Imagining Madoff

January 6, 2014

in Plays

Play (2010)
by Deborah Margolin

Directed by Elaine Vaan Hogue

New Repertory Theatre
Arsenal Center for the Arts
Watertown, MA

January 4-26, 2014

With Jeremiah Kissel (Bernie Madoff), Joel Colodner (Solomon Galkin), Adrianne Krstansky (Secretary)

Hieronymous Bosch, 'The Garden of Earthly Delights' (1480-1505), Prado Museum, Madrid, Spain

Hieronymous Bosch
“The Garden of Earthly Delights” (1480-1505)
Prado Museum, Madrid, Spain

An incisive and touching production of a beautifully written play about an imagined encounter between Bernard Madoff and an older Jewish poet and scholar who is also a Holocaust survivor.

For Rip Van Winkle, or anyone else who has been living in a cave or on another planet for the past five years, Bernie Madoff is the long-time Wall Street guru and highly successful manager of an investment company who in 2009 was convicted for one of the largest financial scams in history, a Ponzi scheme of monumental proportions.

Joel Colodner as Solomon Galkin, Jeremiah Kissel as Bernie Madoff in 'Imagining Madoff'

Joel Colodner as Solomon Galkin
Jeremiah Kissel as Bernie Madoff
in “Imagining Madoff”
Photo: Christopher McKenzie Photography
Courtesy of New Repertory Theatre

At the outset, I was not too sure about this play, which features imagined interactions between Madoff and an old Jewish poet and scholar with interspersed pieces of testimony by one of Madoff’s secretaries. At first it felt a bit fragmentary, with each character presenting its case in sequence, and I wondered if it were going to proceed in this collage-like way. My fears were soon allayed by what turned out to be a brilliantly constructed, directed and acted production that featured an ongoing conversation between the two principals.

There is no real plot to this show, save that the conversation between Madoff and Galkin, which provides its substance, is a framework for an animated, intimate and trusted interaction between the two men; we all (except perhaps for you Rip Van Winkles) know how many people attested to what they thought was Bernie Madoff’s deep humanity and reliability before they found out that he was a scoundrel. The play is an incredibly artful delineation of how that trust unfolds, and it describes it without pulling any punches.

Bernard Madoff

Bernard Madoff
Photo: Kathy Willens/AP

The portrait of Madoff is so good, both in the writing and in Jeremiah Kissel’s inspired delivery, that his materialism, obsessiveness and insecurity ride together on a slippery, agitated surface. Brilliantly, writer and actor put together an outline of a high voltage character whose intensity comes out of every pore. The urgency of his demeanor is what is most apparent, and the contrast drawn between his jittery staccato delivery and Colodner’s measured and philosophical characterization of Galkin is fabulously striking.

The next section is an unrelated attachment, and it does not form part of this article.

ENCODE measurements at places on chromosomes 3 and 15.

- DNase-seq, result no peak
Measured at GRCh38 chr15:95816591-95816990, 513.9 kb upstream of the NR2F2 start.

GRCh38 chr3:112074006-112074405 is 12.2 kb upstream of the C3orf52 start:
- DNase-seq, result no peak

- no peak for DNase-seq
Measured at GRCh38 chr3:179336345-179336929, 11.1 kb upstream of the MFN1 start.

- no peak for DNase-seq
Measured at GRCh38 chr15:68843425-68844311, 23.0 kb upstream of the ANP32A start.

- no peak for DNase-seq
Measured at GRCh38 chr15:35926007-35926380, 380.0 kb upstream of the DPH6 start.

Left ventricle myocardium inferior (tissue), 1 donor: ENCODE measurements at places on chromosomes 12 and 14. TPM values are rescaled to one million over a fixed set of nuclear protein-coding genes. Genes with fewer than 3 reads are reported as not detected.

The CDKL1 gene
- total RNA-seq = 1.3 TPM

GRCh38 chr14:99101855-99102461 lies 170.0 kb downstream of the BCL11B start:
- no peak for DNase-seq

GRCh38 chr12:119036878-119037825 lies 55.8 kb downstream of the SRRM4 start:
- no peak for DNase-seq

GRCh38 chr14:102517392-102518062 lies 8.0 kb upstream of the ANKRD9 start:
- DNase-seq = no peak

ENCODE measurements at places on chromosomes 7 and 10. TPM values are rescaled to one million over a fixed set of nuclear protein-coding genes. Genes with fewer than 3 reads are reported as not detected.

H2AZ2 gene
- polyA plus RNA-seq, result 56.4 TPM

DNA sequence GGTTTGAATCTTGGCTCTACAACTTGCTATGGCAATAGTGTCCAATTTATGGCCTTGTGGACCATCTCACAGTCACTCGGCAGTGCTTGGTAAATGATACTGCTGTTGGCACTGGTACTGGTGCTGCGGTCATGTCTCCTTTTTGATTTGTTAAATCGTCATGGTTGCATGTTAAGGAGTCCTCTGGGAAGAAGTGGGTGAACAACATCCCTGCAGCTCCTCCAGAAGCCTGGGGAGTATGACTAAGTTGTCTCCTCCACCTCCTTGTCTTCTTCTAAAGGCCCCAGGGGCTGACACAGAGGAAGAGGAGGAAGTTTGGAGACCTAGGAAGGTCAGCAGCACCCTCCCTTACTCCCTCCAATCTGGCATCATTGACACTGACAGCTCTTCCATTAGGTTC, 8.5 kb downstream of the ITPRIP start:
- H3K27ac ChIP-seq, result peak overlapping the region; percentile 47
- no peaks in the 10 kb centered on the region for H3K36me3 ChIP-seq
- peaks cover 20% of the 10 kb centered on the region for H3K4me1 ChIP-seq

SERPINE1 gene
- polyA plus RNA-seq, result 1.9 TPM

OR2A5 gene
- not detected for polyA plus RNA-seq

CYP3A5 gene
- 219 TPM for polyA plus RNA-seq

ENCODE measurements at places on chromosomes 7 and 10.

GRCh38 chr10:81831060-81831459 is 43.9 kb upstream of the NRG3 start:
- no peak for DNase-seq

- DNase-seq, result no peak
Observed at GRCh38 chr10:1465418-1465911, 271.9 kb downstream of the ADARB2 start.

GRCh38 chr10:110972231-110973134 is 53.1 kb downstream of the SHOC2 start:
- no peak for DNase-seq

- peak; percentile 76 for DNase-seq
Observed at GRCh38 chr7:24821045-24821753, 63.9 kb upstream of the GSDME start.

One of the notable features of Madoff’s obsessiveness in Margolin’s portrait is his sexual drive. She is very careful not to paint him as a sexual transgressor, but simply to note that the overflow of his libidinal energy is an earmark of his general desire to command, control and be in charge of all aspects of his world. That conveyed urgency, combined with his rapid delivery and passionate argumentation puts together a package of a man who works overtime to manage the eruptions of guilt which, though subtle, surface everywhere.

… the overflow of his libidinal energy is an earmark of his general desire to command, control and be in charge of all aspects of his world.

Interestingly, in Martin Scorsese’s recent film, The Wolf of Wall Street, the sexual aspect of financial manipulation gets a big play as well. In the case of Jordan Belfort, the protagonist of that film, the sexuality is crude, open and omnipresent. In Imagining Madoff, it is a much more subtle, but equally significant, factor. Curiously, in both of these cases, the intensity of desire is seen as the vehicle for manipulative behavior. Wanted to be in charge, wanting to be desired, wanting to have either the unspoken (Madoff) or explicit (Belfort) capacity to realize one’s desire is an implicit explanation for the sorts of transgressive power plays both these tragic figures exhibit.